Editor's note: the head chef at the time of this review, Dominic Chapman, since moved to his own venture The Beehive.
Dominic Chapman continues to produce consistently enjoyable British food in this Michelin-starred pub in Paley Street. The room is a little larger now following an extension, seating 72 diners comfortably. Tables are well spaced and the building is more attractive inside than out, the exposed wooden beams creating a traditional English country pub feel to the room.
The wine list is much more ambitious than you might expect, reflecting the wealthy clientele that the pub attracts. So while there are some modest priced options like the Juan Gil 2010 Jumilla Petit Verdot at £26 for a wine that retails at about a tenner, you can also find Rioja Alta 904 2000 at £90 compared to its retail price of £34. The prestige wines can have some aggressive mark-ups: Grange 1990 was listed here at £2,650, yet can be found in a shop for £498, and Petrus 1993 was £3,100 compared to a retail price of £1,490. Nor is there a corkage option.
Nibbles involved a pleasant Scotch egg with a liquid centre, rabbit with pork fat on toast and, best of all, deep fried prawns. The shellfish were fresh in that day and had a lovely sweetness (15/20 on average but the prawns were better). Bread is made in-house these days, and I particularly liked a tomato brioche, but flatbread was also excellent (16/20).
Butternut squash soup was nicely fluffed up, served with gruyere cheese and good croutons. The soup had good flavour and was well seasoned (15/20). Escarole (a variety of endive less bitter than some) salad with pears, toasted walnuts, celery and Roquefort was nicely balanced, the dressing good (15/20).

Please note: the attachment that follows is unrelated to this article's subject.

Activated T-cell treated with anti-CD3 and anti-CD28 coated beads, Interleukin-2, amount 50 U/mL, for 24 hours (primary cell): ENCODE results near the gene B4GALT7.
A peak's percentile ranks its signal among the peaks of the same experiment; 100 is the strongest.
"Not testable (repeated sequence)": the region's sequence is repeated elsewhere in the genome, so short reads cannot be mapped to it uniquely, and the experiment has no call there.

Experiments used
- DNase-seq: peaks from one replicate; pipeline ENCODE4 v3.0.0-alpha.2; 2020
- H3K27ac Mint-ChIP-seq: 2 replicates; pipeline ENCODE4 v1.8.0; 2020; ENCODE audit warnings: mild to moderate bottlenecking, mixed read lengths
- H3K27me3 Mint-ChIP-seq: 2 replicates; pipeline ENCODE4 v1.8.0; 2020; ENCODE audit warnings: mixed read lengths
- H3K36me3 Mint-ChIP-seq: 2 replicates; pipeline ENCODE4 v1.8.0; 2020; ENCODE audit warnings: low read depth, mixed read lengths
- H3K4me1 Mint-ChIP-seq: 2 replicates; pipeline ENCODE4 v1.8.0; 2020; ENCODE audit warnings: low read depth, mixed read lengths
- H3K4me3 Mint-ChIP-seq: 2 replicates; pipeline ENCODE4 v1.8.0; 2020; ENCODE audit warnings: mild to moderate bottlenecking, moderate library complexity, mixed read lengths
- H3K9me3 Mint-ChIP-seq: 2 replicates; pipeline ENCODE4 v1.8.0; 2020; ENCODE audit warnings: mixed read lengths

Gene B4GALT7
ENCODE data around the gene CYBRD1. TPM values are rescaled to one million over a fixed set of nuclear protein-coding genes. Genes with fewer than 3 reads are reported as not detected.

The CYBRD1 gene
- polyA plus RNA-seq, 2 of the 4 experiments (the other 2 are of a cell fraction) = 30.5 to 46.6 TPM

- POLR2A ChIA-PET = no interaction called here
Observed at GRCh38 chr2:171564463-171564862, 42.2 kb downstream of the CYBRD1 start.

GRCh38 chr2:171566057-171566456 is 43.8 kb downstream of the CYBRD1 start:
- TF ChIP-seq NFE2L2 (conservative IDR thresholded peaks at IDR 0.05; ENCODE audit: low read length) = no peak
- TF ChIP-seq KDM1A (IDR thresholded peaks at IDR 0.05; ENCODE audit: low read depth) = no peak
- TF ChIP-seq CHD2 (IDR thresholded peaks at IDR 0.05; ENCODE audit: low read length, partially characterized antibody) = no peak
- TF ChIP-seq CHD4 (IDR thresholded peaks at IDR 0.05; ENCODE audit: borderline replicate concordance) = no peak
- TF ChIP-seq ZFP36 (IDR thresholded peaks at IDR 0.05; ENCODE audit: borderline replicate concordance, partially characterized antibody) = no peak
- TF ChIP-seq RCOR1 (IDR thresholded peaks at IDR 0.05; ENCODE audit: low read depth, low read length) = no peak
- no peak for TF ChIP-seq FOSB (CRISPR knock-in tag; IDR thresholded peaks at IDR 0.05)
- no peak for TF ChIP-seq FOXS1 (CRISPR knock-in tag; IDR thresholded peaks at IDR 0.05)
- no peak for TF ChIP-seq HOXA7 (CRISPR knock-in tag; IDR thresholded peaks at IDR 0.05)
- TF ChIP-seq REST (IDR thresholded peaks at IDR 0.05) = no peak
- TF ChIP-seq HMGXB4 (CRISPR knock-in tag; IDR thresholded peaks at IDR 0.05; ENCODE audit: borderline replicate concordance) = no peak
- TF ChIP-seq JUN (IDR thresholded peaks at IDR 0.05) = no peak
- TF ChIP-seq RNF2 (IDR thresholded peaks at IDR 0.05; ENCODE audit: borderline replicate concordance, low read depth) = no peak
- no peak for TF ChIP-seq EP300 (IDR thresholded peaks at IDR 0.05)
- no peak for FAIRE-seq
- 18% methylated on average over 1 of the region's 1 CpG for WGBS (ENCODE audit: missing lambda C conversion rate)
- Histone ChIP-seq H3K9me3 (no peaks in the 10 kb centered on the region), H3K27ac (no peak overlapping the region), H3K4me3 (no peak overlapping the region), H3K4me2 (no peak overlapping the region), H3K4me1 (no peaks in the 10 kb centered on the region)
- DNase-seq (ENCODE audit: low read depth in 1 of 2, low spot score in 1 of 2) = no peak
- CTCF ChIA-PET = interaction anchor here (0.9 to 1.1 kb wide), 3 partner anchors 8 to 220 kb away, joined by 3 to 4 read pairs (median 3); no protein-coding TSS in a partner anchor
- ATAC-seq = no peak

Line-caught sea bass from Cornwall was served with buttered leeks, wood blewit mushrooms and walnut pesto. The fish had good flavour and was carefully cooked, the pesto a harmonious companion to the fish (15/20). Rabbit and bacon pie was very enjoyable, though a little less so than I recall from a previous meal; it just seemed to have less intense flavour, though the pastry was well executed and it was certainly still very enjoyable; the rabbit was a local Berkshire one apparently (16/20). On the side, triple cooked chips were superb, crisp on the outside and cooked properly through (17/20). Hispi cabbage can easily be watery and dull, but here it was precisely cooked and seasoned (15/20).
Rhubarb trifle was very enjoyable, using Yorkshire rhubarb, though I found this version rather less satisfying than the summer trifle that I have eaten here previously (15/20). Apple tart was also good, the Cox’s apples carefully cooked, the pastry delicate, the vanilla ice cream having plenty of vanilla flecks and rich flavour (16/20). Coffee was Musetti and very pleasant, accompanied with petit fours including a very good honey madeleine and chocolate truffle. Service was excellent, our waitress who used to work at the Box Tree in Ilkley particularly impressive. The bill with drinks came to £80 a head, which seems to me good value for such an enjoyable overall experience.